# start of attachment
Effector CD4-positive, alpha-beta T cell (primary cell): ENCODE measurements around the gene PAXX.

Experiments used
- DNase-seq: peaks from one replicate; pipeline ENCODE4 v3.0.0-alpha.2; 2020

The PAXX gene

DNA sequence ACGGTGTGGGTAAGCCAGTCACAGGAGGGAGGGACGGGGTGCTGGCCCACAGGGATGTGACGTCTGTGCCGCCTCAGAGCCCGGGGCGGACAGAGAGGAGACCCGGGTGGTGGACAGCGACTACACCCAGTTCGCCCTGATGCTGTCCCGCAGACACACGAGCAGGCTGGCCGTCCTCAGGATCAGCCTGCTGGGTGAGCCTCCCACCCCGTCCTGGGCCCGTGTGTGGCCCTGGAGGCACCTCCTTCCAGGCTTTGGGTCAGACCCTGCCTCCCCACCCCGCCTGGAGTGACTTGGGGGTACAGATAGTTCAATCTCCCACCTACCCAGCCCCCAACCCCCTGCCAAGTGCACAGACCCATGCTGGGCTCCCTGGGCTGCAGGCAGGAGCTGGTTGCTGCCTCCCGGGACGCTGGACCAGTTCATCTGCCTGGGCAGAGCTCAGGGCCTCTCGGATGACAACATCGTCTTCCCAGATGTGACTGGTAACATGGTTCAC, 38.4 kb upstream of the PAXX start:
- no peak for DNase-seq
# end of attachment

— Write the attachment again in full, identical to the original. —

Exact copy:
Effector CD4-positive, alpha-beta T cell (primary cell): ENCODE measurements around the gene PAXX.

Experiments used
- DNase-seq: peaks from one replicate; pipeline ENCODE4 v3.0.0-alpha.2; 2020

The PAXX gene

DNA sequence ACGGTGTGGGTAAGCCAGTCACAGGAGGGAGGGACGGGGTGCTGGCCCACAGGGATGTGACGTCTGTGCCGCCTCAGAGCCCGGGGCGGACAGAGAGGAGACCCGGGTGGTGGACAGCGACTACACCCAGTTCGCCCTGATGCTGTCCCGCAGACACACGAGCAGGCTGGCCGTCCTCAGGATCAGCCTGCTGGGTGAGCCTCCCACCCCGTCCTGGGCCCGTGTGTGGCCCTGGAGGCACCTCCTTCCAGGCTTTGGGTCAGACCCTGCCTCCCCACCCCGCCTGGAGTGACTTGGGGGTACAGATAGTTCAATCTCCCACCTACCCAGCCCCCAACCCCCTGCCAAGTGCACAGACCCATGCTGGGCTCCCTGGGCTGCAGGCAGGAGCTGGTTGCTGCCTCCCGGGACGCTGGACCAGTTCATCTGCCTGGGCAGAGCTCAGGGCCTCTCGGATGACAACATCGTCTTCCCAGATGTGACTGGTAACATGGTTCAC, 38.4 kb upstream of the PAXX start:
- no peak for DNase-seq